I might also speculate that if an excessive number of people who consult the wine list on the web site end up asking about corkage, perhaps they are intimidated by a list of unfamiliar labels — and the list could do more to educate them than simply listing the names of those unfamiliar wines.

    • Keith, wow, thank you for your thoughtful comment and taking the time to reflect on this issue.

      My response to the guest was indeed snarky. There’s no denying that.

      The issue of corkage and how offensive it is when people insist on bringing cheap super market wines has been a subject I’ve been writing about here for the last week or so.

      In fact, our list at Sotto includes wines that are unique and rare and we also feature older vintages of wines like Taurasi, Cirò, and Vallone Graticciaia.

      In my view of the world, going to a restaurant is like going to someone’s house for dinner. It’s a good rule of thumb: when you go to a restaurant, treat your host as you would the host of a dinner party in private home.

      How would you feel if you had a dinner party and one of your guests arrived with her own wine explaining that “she just can’t live without her wine”. Now, there’s a case of Emily Post!

      Ask any of the great U.S. sommeliers and they’ll tell you the same thing. While they allow corkage, the abuse of corkage is simply heartbreaking in our country. (Raj Parr and Bobby Stuckey, btw, both retweeted this post in agreement.)

      Thanks for your insights here… all viewpoints are welcome… I hope to taste with you one of these days.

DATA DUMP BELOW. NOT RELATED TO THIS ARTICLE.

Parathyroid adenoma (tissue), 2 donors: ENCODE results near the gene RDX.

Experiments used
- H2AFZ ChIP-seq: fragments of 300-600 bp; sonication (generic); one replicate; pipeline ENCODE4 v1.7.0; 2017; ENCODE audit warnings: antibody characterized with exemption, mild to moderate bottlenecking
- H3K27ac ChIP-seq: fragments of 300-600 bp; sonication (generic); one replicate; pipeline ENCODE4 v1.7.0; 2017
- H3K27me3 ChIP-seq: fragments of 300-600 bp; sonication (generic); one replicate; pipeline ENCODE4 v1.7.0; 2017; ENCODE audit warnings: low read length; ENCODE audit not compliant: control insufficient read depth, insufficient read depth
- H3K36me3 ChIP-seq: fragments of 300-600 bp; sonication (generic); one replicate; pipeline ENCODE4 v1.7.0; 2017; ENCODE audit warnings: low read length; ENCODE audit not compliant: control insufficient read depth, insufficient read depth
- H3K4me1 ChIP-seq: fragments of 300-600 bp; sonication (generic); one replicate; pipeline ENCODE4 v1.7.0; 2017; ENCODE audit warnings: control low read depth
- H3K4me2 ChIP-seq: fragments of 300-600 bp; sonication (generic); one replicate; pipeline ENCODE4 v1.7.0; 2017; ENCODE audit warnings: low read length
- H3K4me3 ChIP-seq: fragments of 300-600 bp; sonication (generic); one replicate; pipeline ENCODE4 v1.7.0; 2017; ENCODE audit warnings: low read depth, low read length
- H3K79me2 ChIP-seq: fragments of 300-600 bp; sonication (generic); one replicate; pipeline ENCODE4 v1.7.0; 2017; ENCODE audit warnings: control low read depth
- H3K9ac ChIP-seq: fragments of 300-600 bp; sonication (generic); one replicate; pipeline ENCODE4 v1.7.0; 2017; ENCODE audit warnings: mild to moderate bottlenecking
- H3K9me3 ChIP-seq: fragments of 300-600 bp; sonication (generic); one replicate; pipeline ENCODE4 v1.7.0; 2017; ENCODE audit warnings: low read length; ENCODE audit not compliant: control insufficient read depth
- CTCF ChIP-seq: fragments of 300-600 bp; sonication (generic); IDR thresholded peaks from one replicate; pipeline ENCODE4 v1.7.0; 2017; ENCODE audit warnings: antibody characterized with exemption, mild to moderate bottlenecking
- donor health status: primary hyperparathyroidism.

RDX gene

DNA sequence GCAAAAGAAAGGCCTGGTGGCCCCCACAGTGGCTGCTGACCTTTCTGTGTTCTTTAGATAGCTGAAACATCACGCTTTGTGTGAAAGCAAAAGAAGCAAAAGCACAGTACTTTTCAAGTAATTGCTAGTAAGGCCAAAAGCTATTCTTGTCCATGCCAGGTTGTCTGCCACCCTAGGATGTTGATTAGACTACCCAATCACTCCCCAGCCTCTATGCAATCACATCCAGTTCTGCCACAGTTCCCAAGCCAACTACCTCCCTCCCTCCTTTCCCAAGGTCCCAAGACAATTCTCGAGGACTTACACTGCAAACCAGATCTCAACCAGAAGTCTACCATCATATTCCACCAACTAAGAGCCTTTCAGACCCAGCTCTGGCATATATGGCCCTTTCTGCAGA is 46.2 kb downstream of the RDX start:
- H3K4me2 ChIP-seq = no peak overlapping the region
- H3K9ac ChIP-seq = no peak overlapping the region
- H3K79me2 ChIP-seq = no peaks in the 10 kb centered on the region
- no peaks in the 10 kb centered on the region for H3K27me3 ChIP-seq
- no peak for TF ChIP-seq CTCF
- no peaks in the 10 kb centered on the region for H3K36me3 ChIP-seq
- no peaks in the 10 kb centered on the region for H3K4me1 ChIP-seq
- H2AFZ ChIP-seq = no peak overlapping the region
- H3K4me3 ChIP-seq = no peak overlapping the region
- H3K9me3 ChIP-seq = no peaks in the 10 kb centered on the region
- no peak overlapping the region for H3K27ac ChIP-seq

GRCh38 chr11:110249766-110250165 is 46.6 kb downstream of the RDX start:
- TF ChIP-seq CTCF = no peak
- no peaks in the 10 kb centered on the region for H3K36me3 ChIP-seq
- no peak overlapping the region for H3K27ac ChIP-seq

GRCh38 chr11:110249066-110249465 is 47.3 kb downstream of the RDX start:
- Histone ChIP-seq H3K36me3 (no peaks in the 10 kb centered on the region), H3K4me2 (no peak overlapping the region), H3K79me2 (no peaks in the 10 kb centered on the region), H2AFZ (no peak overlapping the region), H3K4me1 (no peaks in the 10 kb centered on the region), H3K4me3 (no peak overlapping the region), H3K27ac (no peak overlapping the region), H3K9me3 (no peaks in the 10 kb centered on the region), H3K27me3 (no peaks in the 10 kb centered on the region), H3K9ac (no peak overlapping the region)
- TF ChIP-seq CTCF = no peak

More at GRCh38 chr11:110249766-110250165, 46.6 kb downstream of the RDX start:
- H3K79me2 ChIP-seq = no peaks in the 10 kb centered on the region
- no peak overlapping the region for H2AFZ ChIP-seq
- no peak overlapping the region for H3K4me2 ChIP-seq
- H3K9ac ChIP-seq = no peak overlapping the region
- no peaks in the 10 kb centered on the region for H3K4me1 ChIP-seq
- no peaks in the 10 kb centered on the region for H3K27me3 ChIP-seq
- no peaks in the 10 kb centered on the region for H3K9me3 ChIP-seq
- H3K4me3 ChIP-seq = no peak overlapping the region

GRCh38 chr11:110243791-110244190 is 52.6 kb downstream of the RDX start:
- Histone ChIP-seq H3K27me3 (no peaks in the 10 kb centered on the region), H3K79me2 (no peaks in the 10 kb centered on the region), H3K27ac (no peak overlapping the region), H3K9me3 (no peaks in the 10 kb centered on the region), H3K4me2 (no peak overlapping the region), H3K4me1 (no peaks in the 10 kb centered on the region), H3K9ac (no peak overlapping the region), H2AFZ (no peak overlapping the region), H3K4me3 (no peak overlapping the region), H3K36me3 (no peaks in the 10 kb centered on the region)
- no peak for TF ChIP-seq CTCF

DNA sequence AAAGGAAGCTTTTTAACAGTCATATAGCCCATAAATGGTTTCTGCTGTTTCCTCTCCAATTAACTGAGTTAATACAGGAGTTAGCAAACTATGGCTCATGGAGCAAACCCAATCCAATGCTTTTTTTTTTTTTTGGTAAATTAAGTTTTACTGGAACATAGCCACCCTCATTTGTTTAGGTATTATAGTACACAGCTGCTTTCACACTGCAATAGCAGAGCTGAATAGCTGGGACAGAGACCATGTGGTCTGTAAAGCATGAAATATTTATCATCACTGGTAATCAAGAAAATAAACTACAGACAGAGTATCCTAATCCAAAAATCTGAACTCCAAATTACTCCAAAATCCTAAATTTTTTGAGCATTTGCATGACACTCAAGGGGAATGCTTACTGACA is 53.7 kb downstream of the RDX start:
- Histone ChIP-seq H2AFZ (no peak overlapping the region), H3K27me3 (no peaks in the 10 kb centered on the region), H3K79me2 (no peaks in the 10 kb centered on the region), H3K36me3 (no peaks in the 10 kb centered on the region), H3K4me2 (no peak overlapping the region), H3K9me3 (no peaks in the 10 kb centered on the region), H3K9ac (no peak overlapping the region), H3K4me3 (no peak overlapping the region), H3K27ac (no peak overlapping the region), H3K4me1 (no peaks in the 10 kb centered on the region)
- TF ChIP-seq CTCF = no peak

• No doubt the corkage privilege is oft-abused, but what I’m reacting to here is the *presumption* of abuse before the act. All the diners indicated here was that they wanted to bring something from California. Possibly they had a cheap supermarket wine in mind; possibly it was a $500 cult cab that tastes even worse than the cheap supermarket wine. I doubt most would regard the latter as an abuse of the corkage policy even though the wine may be equally incompatible with the gastronomic aesthetic the restaurant is aiming for, which is why the email comes across as such a kick below the belt—basically saying, It doesn’t sound like you can afford to bring a wine we’d approve of….

        I can’t agree that the rules of etiquette for dining in a restaurant are the same as being someone’s houseguest, since the rule doesn’t apply in the opposite direction. (I assume you leave your guests with a bill at the end of the meal, which is not something most hosts do for their dinner-party guests.)

        None of this is to diminish legitimate concerns that corkage privileges are too often abused. I think my proposal above to post a gently worded statement on the restaurant’s web site can help—so that it comes across as a message to everyone, rather than singling someone out for a horrible breach of etiquette, which is itself something of a breach of etiquette.

        But maybe it’s better just to tolerate the abuse as the price of providing the best possible hospitality to people who actually “get it.” Is the person who brings a lousy wine really any worse than the person who orders “just a salad” or asks for 9 ingredient substitutions? (I admit, I have fantasized about the justice of imposing the equivalent of a corkage fee on people who abuse a menu in that fashion….)

        I’ll be sure to bring something worthy or try your old Taurasi if I’m ever in CA!

Leave a Reply

Fill in your details below or click an icon to log in:

WordPress.com Logo

You are commenting using your WordPress.com account. Log Out /  Change )

Google+ photo

You are commenting using your Google+ account. Log Out /  Change )

Twitter picture

You are commenting using your Twitter account. Log Out /  Change )

Facebook photo

You are commenting using your Facebook account. Log Out /  Change )


Connecting to %s